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First openly gay Episcopal bishop to retire

By the CNN Wire Staff
"The last seven years have taken their toll on me, my family, and you," he told the annual diocesan convention.
"The last seven years have taken their toll on me, my family, and you," he told the annual diocesan convention.
  • Gene Robinson, openly gay bishop in New Hampshire, announces retirement
  • He says schism within Episcopal Church, death threats are factors
  • He will continue serving as bishop until January 2013

(CNN) -- Gene Robinson, the first openly gay bishop in the Episcopal Church, said Saturday that death threats and continued worldwide controversy about his selection contributed to his decision to retire in January 2013.

Robinson's announced retirement surprised many of those attending the annual diocesan convention in Concord, New Hampshire.

The bishop, who has served in the post in New Hampshire since early 2004, said he is energized about his next two years of ministry and support of clergy and congregations as the process of naming his successor moves forward.

But turning 66 in 2013 and the "constant strain" from the church schism were factors in his decision, Robinson said in prepared remarks. The bishop said he is in his fifth year of sobriety after receiving treatment for alcohol abuse.

"The fact is, the last seven years have taken their toll on me, my family, and you," he told those attending the convention. "While I believe that these attitudes, mostly outside the Diocese, have not distracted me from my service to you, I would be less than honest if I didn't say that they have certainly added a burden and certain anxiety to my episcopate."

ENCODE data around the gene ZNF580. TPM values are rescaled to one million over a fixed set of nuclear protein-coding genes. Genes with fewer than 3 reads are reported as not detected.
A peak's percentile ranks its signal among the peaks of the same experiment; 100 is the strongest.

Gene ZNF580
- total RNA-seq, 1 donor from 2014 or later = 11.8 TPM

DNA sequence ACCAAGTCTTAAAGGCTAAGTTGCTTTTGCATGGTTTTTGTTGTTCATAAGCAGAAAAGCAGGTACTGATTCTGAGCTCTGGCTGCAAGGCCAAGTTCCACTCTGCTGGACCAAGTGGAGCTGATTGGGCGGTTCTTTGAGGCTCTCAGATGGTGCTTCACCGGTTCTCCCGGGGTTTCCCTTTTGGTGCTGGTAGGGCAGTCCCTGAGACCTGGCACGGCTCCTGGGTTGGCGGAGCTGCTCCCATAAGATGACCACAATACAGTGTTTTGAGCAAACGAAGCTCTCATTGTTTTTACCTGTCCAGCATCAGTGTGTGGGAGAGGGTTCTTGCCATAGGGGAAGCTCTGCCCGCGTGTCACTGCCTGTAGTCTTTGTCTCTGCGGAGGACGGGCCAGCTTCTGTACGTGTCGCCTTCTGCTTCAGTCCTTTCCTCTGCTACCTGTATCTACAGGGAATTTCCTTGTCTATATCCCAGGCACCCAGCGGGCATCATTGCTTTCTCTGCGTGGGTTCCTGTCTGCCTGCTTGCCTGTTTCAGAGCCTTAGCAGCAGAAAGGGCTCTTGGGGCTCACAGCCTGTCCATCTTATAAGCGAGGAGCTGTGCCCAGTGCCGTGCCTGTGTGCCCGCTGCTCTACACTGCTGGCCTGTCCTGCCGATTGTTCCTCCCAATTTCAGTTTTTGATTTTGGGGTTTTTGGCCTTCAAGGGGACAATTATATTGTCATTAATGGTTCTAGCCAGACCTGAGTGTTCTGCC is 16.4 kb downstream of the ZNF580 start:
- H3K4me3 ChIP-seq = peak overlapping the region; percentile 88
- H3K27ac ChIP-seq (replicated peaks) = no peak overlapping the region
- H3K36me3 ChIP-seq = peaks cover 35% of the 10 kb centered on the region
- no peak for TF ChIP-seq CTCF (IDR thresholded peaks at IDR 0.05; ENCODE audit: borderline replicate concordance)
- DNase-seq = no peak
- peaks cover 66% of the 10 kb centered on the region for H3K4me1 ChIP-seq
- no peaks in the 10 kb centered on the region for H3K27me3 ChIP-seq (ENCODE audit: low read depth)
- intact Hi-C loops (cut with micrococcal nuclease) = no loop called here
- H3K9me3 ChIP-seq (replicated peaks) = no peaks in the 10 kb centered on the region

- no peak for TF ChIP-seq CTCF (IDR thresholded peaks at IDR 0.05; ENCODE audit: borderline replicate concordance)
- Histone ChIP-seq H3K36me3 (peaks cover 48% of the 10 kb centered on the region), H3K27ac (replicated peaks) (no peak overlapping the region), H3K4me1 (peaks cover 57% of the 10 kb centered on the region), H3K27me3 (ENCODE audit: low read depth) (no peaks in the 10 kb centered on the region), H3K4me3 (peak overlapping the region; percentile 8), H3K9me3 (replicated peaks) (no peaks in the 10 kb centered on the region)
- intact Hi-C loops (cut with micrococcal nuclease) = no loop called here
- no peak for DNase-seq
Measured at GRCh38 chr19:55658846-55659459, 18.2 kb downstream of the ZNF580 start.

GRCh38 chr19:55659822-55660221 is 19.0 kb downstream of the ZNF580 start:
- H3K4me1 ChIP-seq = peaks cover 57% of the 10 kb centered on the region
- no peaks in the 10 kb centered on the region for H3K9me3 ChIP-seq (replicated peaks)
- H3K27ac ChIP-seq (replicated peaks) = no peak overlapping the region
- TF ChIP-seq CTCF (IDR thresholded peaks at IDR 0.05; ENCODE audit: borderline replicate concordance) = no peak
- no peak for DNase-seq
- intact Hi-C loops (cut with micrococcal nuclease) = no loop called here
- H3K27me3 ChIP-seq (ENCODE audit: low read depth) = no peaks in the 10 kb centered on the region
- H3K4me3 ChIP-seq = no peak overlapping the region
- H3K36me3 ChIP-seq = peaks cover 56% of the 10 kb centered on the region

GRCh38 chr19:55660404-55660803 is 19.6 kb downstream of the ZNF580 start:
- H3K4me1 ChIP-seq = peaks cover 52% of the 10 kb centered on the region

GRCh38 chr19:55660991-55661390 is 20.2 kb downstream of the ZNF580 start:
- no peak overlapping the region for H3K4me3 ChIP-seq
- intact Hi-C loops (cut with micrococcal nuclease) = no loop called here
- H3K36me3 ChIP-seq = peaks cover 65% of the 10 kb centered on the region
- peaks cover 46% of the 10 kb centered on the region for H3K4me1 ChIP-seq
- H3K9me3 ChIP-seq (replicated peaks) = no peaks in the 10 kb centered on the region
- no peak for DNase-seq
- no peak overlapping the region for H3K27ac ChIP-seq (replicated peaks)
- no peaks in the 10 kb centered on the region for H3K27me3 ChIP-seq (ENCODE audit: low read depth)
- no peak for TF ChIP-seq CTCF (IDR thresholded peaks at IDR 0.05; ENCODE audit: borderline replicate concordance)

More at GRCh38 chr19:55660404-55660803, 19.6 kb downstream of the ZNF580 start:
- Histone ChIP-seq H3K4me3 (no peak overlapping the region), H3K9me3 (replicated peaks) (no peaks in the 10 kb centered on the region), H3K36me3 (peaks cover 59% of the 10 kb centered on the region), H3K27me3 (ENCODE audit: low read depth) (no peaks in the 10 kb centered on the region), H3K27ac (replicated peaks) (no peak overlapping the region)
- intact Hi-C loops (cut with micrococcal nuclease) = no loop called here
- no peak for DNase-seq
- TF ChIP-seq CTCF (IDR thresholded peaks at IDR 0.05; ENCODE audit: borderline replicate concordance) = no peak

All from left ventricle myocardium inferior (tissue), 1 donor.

Conservative factions in the Anglican Communion, a 77 million-member denomination worldwide that includes the Episcopal Church, have opposed the ordination of gay bishops. Robinson's appointment prompted a semi-official moratorium on naming new gay bishops, but they revoked that ban last year.

In May, the Episcopal Church consecrated its first openly lesbian bishop in the face of objections from some conservative Anglicans.

A number of Episcopal dioceses broke with the official church structure, forming the breakaway Anglican Church in North America in protest of the church's stance on homosexuality.

After his selection in 2003, Robinson told CNN he was prepared to serve as bishop.

"The only thing that is sort of weighing on my heart is knowing this is very difficult for many people in our church, and for those people for whom this is confusing or disturbing," he said. "I'm very sorry about that. But I am feeling very calm about moving forward, that this is in fact what God wants for me.

Although he has often spoken about his sexual orientation, the bishop told the audience Saturday that he doesn't always wanted to be identified with it.

"New Hampshire is always the place I remain, simply, 'the Bishop,'" he said. "This is the one place on earth where I am not 'the gay Bishop.' I believe that you elected me because you believed me to be the right person to lead you at this time. The world has sometimes questioned that, but I hope you never did."

Robinson, who is in a same-sex relationship, said he has evangelized gay and lesbian people in order to "make the case for God and God's Church."

He also made reference Saturday to the recently publicized suicides of gay and lesbian teenagers.

"[They] have taken their own lives because religion tells them they are an abomination before God and who believe their lives are doomed to despair and unhappiness," the bishop said. "I go tell them a different story."